Resilience: No Cement Required


I have always prided myself on my resilience. . . .I am strong. . . I have lived through a lot and survived. I have come out on the other side and on the other side I have found myself. This has been my story for many years-- I am resilient and sometimes that has made me hardened, but I am okay with that. That is until months before my 35th birthday.

I was sitting in one of the most blessed experiences of my life-a six day immersion in the science and research of positive psychology, launching a year of study in this amazing field. I was listening to a lecture by a world renowned, former Harvard professor on authenticity and resilience and as he spoke about resiliency there was disconnect in what he said and what I had known. The disconnect was so unsettling in my mind and body, that in a room full of 200 people I asked if he could speak to how the hardened parts of resilience played into the idea of authenticity. AND to be honest a year later, I don’t remember his answer.

BUT, I do remember what followed the lecture. After the lecture, one of the most beautiful human beings I have ever met approached me. She had a hesitant smile and tears gathering in the corners of her eyes and she asked me if she could share a story of her own experience. She shared with me the lessons she had learned about resilience and hardness. . . . she shared with me the images of resilience as flexible and adaptable and open to new experience and the lessons she had learned of being hardened and heavy and breakable.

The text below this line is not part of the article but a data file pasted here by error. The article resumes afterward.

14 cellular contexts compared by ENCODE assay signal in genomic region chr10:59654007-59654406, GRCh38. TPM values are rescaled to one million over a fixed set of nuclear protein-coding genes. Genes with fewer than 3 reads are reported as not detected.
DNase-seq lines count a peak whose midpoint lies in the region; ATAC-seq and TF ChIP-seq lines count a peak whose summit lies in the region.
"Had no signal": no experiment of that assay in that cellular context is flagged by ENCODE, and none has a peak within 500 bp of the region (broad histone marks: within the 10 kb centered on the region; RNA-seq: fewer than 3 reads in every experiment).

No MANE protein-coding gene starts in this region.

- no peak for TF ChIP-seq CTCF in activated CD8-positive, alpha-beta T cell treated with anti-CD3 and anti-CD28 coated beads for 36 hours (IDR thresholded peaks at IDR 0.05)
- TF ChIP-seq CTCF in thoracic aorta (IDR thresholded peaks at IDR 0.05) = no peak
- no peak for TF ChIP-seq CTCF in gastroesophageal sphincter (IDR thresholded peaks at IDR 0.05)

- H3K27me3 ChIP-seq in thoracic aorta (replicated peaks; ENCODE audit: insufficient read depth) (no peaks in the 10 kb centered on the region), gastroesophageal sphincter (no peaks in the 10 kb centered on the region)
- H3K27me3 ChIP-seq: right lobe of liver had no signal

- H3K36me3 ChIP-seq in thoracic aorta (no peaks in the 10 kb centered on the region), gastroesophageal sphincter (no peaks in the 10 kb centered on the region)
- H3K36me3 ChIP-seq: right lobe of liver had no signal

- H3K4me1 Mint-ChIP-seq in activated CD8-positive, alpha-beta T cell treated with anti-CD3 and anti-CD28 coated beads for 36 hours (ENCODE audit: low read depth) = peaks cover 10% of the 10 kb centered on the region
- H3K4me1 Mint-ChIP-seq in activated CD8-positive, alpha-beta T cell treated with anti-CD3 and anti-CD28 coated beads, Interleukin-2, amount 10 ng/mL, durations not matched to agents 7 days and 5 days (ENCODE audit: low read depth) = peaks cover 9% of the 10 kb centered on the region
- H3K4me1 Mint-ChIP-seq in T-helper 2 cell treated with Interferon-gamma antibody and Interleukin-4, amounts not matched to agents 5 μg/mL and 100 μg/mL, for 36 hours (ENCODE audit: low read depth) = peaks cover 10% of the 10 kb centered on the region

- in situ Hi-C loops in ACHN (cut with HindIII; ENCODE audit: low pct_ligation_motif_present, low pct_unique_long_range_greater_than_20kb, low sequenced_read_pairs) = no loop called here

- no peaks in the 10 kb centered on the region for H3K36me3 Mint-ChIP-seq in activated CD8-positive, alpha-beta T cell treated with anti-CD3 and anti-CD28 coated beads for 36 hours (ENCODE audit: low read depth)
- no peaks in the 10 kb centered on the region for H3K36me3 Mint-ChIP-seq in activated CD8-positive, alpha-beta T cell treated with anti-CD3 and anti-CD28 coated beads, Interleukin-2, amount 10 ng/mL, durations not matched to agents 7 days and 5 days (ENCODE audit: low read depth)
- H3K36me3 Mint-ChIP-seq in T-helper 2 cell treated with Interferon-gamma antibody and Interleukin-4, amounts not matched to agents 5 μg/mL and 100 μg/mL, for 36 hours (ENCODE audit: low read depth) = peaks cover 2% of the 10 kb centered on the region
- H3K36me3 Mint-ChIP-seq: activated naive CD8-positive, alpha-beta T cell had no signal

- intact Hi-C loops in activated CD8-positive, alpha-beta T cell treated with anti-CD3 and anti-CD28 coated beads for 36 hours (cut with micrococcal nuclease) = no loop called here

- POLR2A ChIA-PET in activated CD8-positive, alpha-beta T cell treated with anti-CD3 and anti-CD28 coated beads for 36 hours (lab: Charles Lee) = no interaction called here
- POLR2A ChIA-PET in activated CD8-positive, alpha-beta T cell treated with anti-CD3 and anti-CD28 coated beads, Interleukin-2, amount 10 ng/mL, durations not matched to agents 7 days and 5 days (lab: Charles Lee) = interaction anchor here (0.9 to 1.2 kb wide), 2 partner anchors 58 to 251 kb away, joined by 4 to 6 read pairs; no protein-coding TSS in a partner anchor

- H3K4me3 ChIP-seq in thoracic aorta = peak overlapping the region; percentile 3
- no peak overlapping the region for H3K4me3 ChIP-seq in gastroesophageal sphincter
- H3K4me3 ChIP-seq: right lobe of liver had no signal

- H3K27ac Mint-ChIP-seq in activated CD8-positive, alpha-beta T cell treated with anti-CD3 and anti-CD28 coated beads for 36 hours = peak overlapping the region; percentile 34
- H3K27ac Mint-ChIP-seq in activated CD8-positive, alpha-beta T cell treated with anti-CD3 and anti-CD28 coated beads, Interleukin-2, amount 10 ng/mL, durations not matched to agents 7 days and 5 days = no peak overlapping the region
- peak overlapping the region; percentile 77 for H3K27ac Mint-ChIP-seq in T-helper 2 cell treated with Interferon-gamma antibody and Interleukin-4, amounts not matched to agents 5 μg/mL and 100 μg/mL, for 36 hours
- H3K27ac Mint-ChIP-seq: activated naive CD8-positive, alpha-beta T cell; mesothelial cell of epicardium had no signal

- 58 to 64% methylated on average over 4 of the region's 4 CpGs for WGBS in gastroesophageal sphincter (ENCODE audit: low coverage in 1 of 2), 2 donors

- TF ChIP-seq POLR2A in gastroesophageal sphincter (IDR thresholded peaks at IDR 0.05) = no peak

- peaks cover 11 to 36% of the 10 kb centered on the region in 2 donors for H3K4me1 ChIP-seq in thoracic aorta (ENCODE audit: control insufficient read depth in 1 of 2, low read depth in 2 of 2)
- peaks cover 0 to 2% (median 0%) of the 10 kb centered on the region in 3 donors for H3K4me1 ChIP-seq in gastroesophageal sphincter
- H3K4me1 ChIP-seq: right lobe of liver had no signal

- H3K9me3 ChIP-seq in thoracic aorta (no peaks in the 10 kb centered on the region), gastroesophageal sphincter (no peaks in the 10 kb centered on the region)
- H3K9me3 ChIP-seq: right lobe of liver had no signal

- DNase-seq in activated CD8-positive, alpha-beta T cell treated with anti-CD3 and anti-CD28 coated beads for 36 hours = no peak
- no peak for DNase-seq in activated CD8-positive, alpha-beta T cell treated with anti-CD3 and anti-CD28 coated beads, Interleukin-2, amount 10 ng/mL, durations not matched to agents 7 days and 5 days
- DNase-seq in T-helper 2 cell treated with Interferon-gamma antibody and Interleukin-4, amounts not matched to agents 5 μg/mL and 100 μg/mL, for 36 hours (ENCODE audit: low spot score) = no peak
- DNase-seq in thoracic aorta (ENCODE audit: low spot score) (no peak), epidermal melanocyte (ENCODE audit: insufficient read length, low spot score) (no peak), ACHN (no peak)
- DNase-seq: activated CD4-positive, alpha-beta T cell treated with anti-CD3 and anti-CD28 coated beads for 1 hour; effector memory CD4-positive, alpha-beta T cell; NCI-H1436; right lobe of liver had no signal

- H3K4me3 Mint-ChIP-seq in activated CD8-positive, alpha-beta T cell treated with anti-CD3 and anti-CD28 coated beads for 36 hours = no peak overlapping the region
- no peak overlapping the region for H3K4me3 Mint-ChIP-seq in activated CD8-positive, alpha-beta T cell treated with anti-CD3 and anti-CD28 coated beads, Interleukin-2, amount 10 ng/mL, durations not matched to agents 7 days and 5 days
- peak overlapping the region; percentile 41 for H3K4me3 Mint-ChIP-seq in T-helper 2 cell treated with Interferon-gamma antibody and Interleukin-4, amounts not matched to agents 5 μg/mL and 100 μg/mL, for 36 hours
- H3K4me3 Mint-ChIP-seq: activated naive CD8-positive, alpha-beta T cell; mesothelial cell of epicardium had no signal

Her words and her imagery sat with me, it led me to write and reflect and talk to others and explore these ideas in great depth. Her words wove themselves into the very fabric of who I am as a person and who I will be moving forward in this life.

There are times in the last year that I have been walking with my kids and seen statues that are hardened cement with the idea of preserving and honoring the idea of a person for decades to come, but when you look closer you see the erosion and the fragility of something made to be so solid, yet unable to adapt to the elements of the world. If this was hardened, it was not for me.

Last month, I was back in the same lecture hall with the same 200 people, feeling like a return to where we all started from, yet I was a different person. I was still resilient, but I was less hardened. I had learned the value and the strength of being vulnerable, flexible, open. I found that same amazing woman in the crowd and as I hugged her and cried and thanked her, I felt the strength and growth and resilience of the lessons I had learned in the past year.

Yes, I am resilient; life and experience and survival and growth have made me that. Yes, I am strong and authentic and determined. But today, I am no longer hardened. Hard was something I made myself; hard was something that would have been broken down and eroded over time, but instead it has become something I chose to shed.